We had an early start to the day and by 7.45 were on the bus on the way to the Cameron Highlands. This is slightly further north and we expect our journey there by bus to take around 5 hours. The Highlands is Malaysia’s most extensive hill station and is inside the state of Pehang. Apparently the name is taken from the surveyor who mapped the area in 1885 and he was followed by tea planters and vegetable farmers. The weather is fairly damp and the temperature remains quite even, rarely getting any hotter than 21 degrees or colder than 10 degrees.
The first leg of the journey takes an hour to a place called Jerantut. After stopping for an hour for breakfast we get back on the bus and are joined by a couple from London and a lad from Ireland. We now have a 2 and a half hour ride and we all chat about our previous/future travel destinations. The time flies and its great to chat to another girl for more than 2 minutes. We have all planned to stay at the same place when we arrive in the highlands.
Eventually we have a quick lunch break; Maisie isn’t feeling very well and looks very dark under her eyes. I’m not sure if this is mainly due to tiredness or she is coming down with something. I hope not.
We transfer to a mini bus for the last 2 hours and the landscape starts to change dramatically. We had heard from a girl in Taman Negara that it is very beautiful and we pass some of the most gorgeous scenery. Malaysia is definitely one of the most picturesque places I have ever been to and I listen to my MP3 player and watch the world go by.
It’s so relaxing and I can’t help thinking how great this is and how lucky we are to be travelling and seeing all these different places. At last we arrive at Fathers Guest House in the town of Tanah Rata. We have booked this by telephone yesterday and will be staying in a Nissen hut left over from the British Occupation. These look like bomb shelters and are made from corrugated iron but seem quite comfortable and are spotlessly clean. Despite having to share toilets and showers we decide to stay as everything else about this place is completely fab.
It is a bit like a huge campsite, up a hill and with lots of lovely flowers and trees. There is a reception area with facilities for making hot drinks and we’re thrilled to see they have around 50 different types of teas, all kinds of coffee and homemade cakes. There is a large communal area with 3 computers, TV and DVD and a generally welcoming atmosphere. The fella who shows us round is really nice and it will cost us 50 ringitt for 2 rooms per night. (7 quid). I ring home to let mum know we survived the jungle and a 15 minute call costs about 2 quid.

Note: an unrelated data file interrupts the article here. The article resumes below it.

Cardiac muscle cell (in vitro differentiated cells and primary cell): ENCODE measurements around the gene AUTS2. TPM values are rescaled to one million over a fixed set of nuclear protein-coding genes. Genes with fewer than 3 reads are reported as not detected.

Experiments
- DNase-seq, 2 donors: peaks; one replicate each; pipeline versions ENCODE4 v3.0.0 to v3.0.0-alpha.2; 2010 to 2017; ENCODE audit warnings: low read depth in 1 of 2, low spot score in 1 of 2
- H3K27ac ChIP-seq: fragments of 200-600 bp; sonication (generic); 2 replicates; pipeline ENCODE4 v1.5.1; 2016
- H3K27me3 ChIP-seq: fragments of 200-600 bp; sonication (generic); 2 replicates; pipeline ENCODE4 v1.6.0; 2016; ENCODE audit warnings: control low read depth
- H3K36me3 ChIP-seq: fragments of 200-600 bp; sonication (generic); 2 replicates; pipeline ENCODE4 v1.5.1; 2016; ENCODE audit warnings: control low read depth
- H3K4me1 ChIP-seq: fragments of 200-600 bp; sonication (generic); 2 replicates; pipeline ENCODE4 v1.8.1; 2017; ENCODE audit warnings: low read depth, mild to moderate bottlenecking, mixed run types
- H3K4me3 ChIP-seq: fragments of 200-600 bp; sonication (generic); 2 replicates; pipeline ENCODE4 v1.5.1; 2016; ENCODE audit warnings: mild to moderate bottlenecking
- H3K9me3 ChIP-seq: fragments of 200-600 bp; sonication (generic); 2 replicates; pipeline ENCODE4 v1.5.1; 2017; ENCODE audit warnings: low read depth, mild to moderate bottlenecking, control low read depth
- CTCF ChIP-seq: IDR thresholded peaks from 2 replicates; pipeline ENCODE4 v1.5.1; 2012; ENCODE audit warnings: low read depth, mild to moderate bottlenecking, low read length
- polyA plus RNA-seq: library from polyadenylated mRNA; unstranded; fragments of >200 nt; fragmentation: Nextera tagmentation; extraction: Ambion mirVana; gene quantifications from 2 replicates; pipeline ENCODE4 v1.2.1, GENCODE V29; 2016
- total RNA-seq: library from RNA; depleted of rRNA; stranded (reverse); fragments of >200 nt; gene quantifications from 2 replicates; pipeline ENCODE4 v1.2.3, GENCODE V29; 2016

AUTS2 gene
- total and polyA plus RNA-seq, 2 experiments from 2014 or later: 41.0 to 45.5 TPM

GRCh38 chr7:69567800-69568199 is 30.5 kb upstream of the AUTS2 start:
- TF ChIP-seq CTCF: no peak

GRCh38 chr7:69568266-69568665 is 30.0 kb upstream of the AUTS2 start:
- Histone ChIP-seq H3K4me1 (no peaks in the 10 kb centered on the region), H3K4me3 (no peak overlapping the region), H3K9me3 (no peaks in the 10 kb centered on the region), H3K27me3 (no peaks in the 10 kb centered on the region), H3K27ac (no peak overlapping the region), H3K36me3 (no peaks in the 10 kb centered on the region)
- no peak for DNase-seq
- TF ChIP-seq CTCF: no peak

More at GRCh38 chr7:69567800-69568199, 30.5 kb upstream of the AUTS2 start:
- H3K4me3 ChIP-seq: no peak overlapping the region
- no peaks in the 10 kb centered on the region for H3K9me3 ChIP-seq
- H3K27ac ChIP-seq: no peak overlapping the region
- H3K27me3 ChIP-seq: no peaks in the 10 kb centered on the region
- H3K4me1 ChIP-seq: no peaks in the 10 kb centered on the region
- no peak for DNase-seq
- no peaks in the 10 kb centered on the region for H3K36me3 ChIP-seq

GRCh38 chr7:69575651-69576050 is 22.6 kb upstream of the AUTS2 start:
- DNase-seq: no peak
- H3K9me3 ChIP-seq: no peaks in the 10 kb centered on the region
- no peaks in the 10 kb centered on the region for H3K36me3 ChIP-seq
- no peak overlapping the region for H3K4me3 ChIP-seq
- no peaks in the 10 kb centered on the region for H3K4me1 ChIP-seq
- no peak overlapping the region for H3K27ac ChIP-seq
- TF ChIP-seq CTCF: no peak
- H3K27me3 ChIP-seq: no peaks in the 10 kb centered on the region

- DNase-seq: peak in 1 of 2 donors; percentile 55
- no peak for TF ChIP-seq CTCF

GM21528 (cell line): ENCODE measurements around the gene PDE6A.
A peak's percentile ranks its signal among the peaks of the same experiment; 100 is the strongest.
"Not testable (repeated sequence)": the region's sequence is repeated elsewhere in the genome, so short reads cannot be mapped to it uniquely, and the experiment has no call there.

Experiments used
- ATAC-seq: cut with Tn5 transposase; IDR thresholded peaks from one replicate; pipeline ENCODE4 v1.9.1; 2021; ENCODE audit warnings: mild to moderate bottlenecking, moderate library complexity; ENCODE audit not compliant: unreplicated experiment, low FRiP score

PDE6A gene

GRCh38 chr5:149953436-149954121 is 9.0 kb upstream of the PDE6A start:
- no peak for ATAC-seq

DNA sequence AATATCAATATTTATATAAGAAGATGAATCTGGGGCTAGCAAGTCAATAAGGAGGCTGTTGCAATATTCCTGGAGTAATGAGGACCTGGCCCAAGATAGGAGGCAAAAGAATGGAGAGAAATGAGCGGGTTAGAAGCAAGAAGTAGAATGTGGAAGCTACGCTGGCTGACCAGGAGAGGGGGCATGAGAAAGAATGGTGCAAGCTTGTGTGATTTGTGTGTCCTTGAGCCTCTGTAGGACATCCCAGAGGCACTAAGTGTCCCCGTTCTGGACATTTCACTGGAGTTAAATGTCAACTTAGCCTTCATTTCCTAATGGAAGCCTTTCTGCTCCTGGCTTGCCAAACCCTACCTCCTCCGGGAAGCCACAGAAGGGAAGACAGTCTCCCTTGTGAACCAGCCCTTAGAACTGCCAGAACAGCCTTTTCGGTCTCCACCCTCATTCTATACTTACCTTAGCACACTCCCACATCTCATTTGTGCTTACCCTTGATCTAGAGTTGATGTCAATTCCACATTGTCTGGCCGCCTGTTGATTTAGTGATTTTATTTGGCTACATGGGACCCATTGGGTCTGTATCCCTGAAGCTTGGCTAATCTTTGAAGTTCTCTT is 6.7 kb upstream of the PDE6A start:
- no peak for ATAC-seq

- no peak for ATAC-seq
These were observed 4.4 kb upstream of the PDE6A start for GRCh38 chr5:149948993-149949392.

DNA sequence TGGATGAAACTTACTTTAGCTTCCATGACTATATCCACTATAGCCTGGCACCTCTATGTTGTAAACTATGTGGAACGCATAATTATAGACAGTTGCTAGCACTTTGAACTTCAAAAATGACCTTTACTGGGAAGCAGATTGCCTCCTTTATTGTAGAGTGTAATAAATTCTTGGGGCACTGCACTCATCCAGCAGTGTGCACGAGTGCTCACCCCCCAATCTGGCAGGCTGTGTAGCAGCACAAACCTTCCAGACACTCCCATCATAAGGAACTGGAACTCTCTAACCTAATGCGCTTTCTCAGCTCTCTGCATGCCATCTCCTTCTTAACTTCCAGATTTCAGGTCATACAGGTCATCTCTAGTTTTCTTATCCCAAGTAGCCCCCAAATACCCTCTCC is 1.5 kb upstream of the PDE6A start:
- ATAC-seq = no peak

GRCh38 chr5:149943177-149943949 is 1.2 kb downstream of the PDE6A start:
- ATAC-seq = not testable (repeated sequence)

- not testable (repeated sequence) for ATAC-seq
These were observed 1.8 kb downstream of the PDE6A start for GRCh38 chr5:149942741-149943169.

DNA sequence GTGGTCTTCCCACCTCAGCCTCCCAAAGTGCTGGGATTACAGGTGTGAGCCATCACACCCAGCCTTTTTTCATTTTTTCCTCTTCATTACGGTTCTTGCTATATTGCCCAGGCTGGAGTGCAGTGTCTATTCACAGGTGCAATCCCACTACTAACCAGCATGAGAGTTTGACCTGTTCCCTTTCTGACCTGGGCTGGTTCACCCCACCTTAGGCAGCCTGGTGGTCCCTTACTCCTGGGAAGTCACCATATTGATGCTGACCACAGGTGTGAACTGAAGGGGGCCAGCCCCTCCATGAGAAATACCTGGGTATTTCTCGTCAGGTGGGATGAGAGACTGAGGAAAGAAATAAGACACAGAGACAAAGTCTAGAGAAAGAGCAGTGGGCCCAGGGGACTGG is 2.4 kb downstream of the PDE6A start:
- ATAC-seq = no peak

We have to sort our laundry out quickly as our clothes are still wet and muddy and we will probably need the extra stuff due to the cold. We think it is probably about 12 degrees here and it definitely feels quite chilly. We walk into town and drop off our washing which will be back tomorrow afternoon.
By this time it is around 6pm and as the restaurant at Fathers Guesthouse is closed on Sundays we stop for dinner at a Chinese place. There seems to be a wide variety of food here which is great and we go for the local speciality which is called a Steamboat.
This is basically a fondue with 2 different types of soup, kept boiling by a gas burner and we are given 2 plates of raw food to cook in the soup ourselves. There is beef, chicken, prawns, fishballs, tofu, cuttlefish, jellyfish, mussels and crab. This is accompanied by 2 different types of noodles, eggs, green vegetables and shitake mushrooms. Not only is a real feast but good fun to cook and cheap. (6 quid with a few beers).
Our first impressions of this place are excellent and I think we will have a great time here. We walk back to the guesthouse, stopping off to buy a few supplies on the way and are all in bed by 9.30. There are loads of travellers staying here and we’re hardly up there with the hardcore ones but I don’t care. So happy to be here in a dry place and we will have clean clothes tomorrow what more could a girl want.